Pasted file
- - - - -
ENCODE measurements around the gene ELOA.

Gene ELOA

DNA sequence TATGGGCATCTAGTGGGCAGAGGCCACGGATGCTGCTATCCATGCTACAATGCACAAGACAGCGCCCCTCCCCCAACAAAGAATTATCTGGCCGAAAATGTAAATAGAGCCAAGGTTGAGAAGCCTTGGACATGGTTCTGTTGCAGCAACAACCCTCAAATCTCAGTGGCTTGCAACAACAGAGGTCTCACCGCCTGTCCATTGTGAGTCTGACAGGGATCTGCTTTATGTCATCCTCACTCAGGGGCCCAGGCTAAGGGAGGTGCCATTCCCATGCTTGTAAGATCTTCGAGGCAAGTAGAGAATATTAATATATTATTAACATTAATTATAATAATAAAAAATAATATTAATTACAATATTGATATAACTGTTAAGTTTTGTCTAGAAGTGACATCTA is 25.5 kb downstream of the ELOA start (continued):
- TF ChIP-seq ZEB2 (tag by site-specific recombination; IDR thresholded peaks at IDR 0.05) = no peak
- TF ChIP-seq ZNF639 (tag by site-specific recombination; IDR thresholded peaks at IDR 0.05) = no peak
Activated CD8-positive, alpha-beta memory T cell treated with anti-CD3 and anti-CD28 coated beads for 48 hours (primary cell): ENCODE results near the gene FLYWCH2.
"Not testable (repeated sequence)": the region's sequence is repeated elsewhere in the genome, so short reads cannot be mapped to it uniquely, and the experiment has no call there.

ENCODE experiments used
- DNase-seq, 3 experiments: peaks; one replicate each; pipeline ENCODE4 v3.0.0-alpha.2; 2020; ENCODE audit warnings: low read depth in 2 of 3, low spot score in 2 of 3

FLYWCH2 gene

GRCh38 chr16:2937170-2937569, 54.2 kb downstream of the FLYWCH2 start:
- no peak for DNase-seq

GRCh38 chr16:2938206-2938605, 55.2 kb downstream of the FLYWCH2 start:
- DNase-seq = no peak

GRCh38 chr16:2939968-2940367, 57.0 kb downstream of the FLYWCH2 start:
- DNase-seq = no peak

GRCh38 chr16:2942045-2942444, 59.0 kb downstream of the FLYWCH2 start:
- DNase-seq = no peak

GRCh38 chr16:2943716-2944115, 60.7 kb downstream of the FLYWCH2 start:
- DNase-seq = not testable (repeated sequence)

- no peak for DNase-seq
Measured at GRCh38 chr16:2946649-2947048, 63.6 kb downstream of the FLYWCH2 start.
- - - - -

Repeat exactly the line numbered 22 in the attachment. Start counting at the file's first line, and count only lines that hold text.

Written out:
Measured at GRCh38 chr16:2946649-2947048, 63.6 kb downstream of the FLYWCH2 start.